The scope and scale of the perspectives of life can thrill & intimidate . . . ancient Greece & Rome, the Renaissance, Shakespeare, The Greatest Generation, the now.

All of those things are reflected in and embraced by the generations of families & friends, a universal truth for all but the unfortunate for whom it is elusive.

As our lives and living history march on, the death of a loved one causes an interruption for consideration on the meaning, perspective and temporary reality of life.

Albeit brief, that moment is one for reflection that the passage of time marches on . . . what was, what is and what might be.

And as our Founding Fathers expressed about the course of human events, some truths are self-evident, timeless and immutable.

Among them are the gifts of a father to a son . . . wisdom, humility, gentility and personal responsibility.

And then the stormy seas at the end of a voyage of life become the calm of eternity.

And so it goes . . . the passage of time and its gentle winds, with the memories of a loved one and the hopes for the future.

Mid-Shore Health: The YMCA’s Winning War against Diabetes

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There are a few things that the local health community knows about type 2 diabetes. The first is that it is an epidemic, with close to 28 million Americans already diagnosed facing a lifetime of a disproportionately higher risk of heart attacks, strokes, kidney disease, and a variety of other conditions that often lead to chronic disabilities and death.

The second is that close to 100 million Americans are assumed to be prediabetic. That’s right, about 100 million folks are walking around who could very quickly transition to a condition is experts say is the 7th leading cause of death.

The third is that those whose blood tests indicate a prediabetic condition can dramatically reduce the odds of developing full-blown diabetes by shedding 7% of their weight and committing to some form of exercise for at least 150 minutes a week.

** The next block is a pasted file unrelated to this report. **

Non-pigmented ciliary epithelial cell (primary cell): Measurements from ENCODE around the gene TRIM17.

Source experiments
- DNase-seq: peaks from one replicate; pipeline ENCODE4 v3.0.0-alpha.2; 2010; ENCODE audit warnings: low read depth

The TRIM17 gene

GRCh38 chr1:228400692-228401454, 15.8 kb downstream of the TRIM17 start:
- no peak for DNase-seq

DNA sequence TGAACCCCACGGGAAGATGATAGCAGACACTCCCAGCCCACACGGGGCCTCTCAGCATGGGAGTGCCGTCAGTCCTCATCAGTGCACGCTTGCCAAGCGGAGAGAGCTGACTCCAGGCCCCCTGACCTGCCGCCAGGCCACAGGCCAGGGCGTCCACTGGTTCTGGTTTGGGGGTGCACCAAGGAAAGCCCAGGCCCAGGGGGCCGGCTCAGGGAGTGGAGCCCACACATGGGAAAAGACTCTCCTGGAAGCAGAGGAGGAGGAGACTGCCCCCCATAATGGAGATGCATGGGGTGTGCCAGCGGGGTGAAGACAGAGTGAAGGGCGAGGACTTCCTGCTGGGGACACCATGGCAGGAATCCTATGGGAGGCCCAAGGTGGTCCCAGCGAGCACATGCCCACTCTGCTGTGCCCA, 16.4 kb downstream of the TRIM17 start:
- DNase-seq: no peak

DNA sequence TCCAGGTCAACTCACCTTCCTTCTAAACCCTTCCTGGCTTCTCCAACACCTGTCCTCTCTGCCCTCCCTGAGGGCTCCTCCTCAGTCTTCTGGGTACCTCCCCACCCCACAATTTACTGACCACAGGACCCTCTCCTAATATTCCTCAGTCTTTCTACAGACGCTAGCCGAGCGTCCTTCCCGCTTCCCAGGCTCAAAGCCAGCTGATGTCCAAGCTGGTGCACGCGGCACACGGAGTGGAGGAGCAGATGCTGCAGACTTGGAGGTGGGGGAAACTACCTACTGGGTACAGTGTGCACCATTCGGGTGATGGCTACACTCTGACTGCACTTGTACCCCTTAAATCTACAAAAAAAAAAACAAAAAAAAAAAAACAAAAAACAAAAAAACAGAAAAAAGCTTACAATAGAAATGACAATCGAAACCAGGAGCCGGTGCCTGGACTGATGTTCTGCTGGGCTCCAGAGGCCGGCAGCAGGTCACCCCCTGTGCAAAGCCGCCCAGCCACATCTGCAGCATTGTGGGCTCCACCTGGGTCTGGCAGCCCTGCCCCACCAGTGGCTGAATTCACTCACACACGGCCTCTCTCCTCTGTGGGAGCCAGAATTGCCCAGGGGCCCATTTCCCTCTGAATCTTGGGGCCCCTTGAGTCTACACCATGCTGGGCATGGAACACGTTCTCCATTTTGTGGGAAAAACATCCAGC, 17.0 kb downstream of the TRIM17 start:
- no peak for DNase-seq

That third fact is what the YMCA of the Chesapeake is now focused on.

Working with adults who are prediabetic, the Y has created year-long classes and support groups throughout the Mid-Shore to slowly and methodically educate their members that their pre-diabetic condition can be controlled or even eliminated with simple, common sense eating and light exercise.

Under the direction of Bridget Wheatley, the YMCA’s Diabetes Prevention Program Director, these outreach efforts are now starting to show some stunning results in the first two years of operations. The three formal classes are running at capacity, and more and more participants are forming informal support groups to maintain personal goals.

The Spy caught up with Bridget and several members of the Y’s support group in Denton a week ago to talk about their experience and the extraordinary sense of well-being that has come with modest changes in lifestyle.

This video is approximately five minutes in length. For more information about the YMCA of the Chesapeake and its Diabetes prevention programs please go here